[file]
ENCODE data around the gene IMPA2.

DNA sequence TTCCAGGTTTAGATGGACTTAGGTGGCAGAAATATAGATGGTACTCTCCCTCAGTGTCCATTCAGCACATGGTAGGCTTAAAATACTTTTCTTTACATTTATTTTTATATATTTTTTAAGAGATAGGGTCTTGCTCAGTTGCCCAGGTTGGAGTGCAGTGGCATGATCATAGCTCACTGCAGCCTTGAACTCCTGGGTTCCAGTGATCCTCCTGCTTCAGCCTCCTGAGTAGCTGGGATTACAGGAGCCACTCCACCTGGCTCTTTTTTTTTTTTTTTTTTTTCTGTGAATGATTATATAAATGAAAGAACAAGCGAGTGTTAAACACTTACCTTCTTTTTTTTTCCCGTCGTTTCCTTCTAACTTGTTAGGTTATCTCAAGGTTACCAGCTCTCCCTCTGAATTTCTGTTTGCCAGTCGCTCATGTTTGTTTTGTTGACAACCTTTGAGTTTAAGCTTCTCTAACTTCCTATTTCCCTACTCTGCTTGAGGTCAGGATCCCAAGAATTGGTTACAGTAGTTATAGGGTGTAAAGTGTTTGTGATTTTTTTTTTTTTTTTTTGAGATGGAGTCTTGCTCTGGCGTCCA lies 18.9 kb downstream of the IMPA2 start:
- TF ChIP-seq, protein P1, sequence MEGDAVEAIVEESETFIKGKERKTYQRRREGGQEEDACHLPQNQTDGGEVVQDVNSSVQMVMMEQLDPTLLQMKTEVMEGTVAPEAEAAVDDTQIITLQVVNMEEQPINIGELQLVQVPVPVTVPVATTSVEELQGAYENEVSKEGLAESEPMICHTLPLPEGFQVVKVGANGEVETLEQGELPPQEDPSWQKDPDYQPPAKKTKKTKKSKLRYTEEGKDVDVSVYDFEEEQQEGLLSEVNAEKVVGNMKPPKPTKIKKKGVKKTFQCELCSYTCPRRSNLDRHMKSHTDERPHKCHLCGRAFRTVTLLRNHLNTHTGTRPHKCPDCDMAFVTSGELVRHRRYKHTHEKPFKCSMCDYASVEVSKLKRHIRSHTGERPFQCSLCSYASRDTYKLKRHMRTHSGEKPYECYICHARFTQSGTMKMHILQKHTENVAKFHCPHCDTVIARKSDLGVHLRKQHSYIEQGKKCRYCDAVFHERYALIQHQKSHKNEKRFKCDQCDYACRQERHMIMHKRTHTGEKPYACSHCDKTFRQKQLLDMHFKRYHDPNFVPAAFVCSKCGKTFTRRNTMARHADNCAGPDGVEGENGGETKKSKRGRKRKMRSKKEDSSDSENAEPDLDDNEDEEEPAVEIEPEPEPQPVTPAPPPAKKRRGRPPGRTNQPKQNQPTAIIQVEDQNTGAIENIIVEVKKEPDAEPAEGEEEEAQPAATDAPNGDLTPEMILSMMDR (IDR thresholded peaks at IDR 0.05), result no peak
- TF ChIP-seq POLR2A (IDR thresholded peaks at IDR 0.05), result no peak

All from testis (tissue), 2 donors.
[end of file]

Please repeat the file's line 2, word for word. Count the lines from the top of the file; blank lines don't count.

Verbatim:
DNA sequence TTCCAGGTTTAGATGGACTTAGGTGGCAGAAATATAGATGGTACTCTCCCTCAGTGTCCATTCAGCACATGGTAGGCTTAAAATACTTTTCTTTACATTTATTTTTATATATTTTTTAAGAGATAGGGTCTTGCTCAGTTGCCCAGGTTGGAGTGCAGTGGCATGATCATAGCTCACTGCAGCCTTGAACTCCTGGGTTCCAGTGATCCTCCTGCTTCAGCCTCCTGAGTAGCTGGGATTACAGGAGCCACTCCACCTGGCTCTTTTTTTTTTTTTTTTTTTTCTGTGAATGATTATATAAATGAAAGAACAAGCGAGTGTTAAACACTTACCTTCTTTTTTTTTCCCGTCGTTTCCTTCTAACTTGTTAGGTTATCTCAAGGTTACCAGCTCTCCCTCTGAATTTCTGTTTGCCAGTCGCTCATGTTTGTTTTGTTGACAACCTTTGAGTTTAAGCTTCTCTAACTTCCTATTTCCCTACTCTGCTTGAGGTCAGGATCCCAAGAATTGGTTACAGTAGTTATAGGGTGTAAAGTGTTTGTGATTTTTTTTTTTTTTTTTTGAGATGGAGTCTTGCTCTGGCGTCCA lies 18.9 kb downstream of the IMPA2 start: